!DOCTYPE html PUBLIC "-//W3C//DTD XHTML 1.0 Strict//EN" "http://www.w3.org/TR/xhtml1/DTD/xhtml1-strict.dtd"> Streamline Training & Documentation: The World Digital Library

Wednesday, April 22, 2009

The World Digital Library

Yesterday's Washington Post had an article about the inauguration of the World Digital Library (WDL), on online archive of primary sources being continuously expanded under the sponsorship of UNESCO.1

As explained at the WDL website, the mission of the WDL is to make "available on the Internet, free of charge and in multilingual format, significant primary materials from countries and cultures around the world." The principal objectives of this endeavor include expanding "the volume and variety of cultural content on the Internet," providing "resources for educators, scholars, and general audiences," and building capacity in partner institutions (generally, libraries and archives) "to narrow the digital divide within and between countries."2

The image below is just one example of what you will find at the WDL, which currently has upwards of 1200 items.

"Basic and Advanced Flying School for Negro Air Corps Cadets, Tuskegee, Alabama... In the Center is Capt. Roy F. Morse, Air Corps. He is Teaching the Cadets How to Send and Receive Code."
(World Digital Library)

When you visit the page on which this image is displayed, you can see the care with which the archivists have assigned categorized tags ("consistent metadata") to assist visitors in finding the image when searching using various filters, such as location, time period, topic, type of item (book, photo, musical score, etc.), and home institution.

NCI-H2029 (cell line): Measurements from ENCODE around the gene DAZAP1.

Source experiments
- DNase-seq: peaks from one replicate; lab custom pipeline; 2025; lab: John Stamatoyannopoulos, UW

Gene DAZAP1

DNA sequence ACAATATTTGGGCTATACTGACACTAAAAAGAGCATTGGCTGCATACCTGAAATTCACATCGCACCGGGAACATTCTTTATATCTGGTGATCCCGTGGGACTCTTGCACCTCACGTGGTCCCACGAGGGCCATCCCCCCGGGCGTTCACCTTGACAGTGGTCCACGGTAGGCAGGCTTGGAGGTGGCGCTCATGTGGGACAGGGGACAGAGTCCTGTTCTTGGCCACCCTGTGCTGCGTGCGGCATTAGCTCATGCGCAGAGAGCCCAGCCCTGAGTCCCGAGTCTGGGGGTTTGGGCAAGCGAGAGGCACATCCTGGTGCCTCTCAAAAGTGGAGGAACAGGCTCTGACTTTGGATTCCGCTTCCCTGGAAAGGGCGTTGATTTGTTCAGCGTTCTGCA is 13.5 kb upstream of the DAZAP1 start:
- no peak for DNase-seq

1 The WDL website is hosted at the US Library of Congress. The plan is to establish mirror sites elsewhere in the world in due course. (Note that the Library of Congress maintains an analogous program of digitized primary materials relating to the United States — the National Digital Library Program — which you can read about here.)

2 The languages in which navigation tools and item descriptions are available are Arabic, Chinese, English, French, Portuguese, Russian, and Spanish. The plan is to add more languages over time, but doing so is at a lower level of priority than "increasing the volume and diversity of content from and about all countries in all languages and building digital capacity in developing countries."


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